How to Overcome Poor Credit and Build Business Credit in 6 Steps

Most people are familiar with the concept of the personal “credit score” that helps us qualify for loans, mortgages and credit cards, but did you know that your business has a credit score of its own? Many small business owners who utilize platform lenders like Kabbage say that they have had trouble getting a loan from traditional banks – and one of the reasons is often a lack of business credit or a history of poor personal credit. Kabbage has different standards for evaluating a small business’ creditworthiness than traditional banks often use – but it’s still good to build credit for your business, especially if you have less-than-perfect personal credit under your own name.

Kabbage recently hosted a webinar on how to improve your business credit report, presented by Creditera rep Tim Graczewski. The entire webinar is worth watching, but one portion is particularly applicable to small business owners who want to get some quick help to build their business credit.

Here are a few quick tips on how to build business credit in 6 steps – as you can see by the estimated time required for each step, getting your business credit on track is a lot faster and easier than you might expect:

  1. Get your current business and personal scores (2 minutes): You can’t win the game unless you know the score – and the same is true for credit. The best way to improve your credit is to find out where you stand. Start by getting a free copy of your personal credit report from AnnualCreditReport.com – this is the federal government’s approved site to get your credit report, with no extra fees. Each of the three major credit reporting agencies are required by law to give you a free copy of your credit report, upon your request, every 12 months. To check your business credit score, you can use Creditera.
  1. Incorporate your company (2 days): If you haven’t already done so, you need to set up a legal entity for your business. Whether it’s an LLC, S-Corp or C-Corporation, your business can’t have its own “identity” and credit history unless it is set up as an official legal entity that is separate from your personal identity and credit history. In addition to the financial benefits, incorporating your business also gives you certain legal liability protections and helps protect your intellectual property. It’s just a good idea all around to incorporate your company, so do it ASAP if you haven’t already. Once you’ve decided on which legal structure to choose to incorporate your business, contact your state’s Secretary of State office to fill out the appropriate forms and pay any relevant fees.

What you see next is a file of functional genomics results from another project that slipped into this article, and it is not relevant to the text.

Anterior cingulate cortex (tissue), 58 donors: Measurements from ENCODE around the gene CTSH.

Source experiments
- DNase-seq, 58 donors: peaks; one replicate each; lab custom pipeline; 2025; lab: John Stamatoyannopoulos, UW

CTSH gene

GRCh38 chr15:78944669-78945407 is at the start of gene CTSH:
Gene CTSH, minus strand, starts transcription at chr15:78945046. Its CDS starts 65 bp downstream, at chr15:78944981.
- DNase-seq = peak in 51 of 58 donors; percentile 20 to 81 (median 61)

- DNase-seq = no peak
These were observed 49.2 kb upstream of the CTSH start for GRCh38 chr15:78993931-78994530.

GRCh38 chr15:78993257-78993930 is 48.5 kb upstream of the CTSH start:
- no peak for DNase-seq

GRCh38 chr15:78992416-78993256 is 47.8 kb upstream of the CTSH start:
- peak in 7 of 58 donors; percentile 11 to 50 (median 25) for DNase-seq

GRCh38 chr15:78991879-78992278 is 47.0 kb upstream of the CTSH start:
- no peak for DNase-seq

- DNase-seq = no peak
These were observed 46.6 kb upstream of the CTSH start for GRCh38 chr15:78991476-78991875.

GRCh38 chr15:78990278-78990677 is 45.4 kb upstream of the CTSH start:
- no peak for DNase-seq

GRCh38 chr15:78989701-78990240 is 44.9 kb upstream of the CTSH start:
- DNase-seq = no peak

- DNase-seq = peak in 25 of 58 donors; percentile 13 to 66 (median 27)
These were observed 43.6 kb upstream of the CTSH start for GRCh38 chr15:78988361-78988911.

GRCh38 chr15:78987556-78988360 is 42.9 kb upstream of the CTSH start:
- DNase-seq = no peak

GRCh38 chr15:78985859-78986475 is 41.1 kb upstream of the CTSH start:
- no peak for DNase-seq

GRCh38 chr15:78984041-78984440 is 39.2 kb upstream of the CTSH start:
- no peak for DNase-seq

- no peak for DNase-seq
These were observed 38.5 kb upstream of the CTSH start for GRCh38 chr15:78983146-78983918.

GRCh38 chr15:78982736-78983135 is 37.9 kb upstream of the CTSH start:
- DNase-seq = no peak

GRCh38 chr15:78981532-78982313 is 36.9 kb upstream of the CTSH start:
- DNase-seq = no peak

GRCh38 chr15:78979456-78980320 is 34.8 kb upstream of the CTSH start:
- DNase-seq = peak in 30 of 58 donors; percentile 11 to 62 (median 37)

2. Establish EIN (1 hour): After you have incorporated your company, you need to get an IRS Employer Identification Number (EIN), which makes it possible to file tax returns for your business and also to open a business bank account and apply for credit in the name of your business. You can apply for an EIN online at the IRS website.
  3. Open a business checking account: Once your business name is officially incorporated and you have your EIN, you can open a business checking account. You might also need a business savings account (to save money for taxes, etc.), a business safe deposit box for vital records and documents and any other financial services that you want to manage via your business instead of your personal finances.
  4. Establish credit lines for your business by applying for small business credit cards and get your vendors/suppliers reporting payments made by your business’ name. You can also apply for a business line of credit or a Kabbage account under the name of your business instead of your own name – this will help you start to establish a credit history under the name of your business, and will also make it easier to track your tax-deductible business expenses and manage your money in a more organized fashion.
  5. Get a D-U-N-S number (optional): If your business is going to bid on federal contracts or apply for federal grants, you need to get a Dun & Bradstreet Number, or “D-U-N-S number,” which is a unique 9-digit ID number linked to each physical location of your business. Read more about how to get a D-U-N-S number in this article from the SBA.

Once your business credit identity is set up, you need to practice the same good payment practices and sound money management that you use in your personal life: pay your bills on time (or early), and watch your credit utilization – the percentage of total credit that you are using compared to your total available credit lines. Read more here about how to build small business credit.

Kabbage offers many resources to small businesses to help them stay successful. From online business checking accounts to providing small businesses a way to accept payments and much more. Learn how Kabbage can help your small business. 

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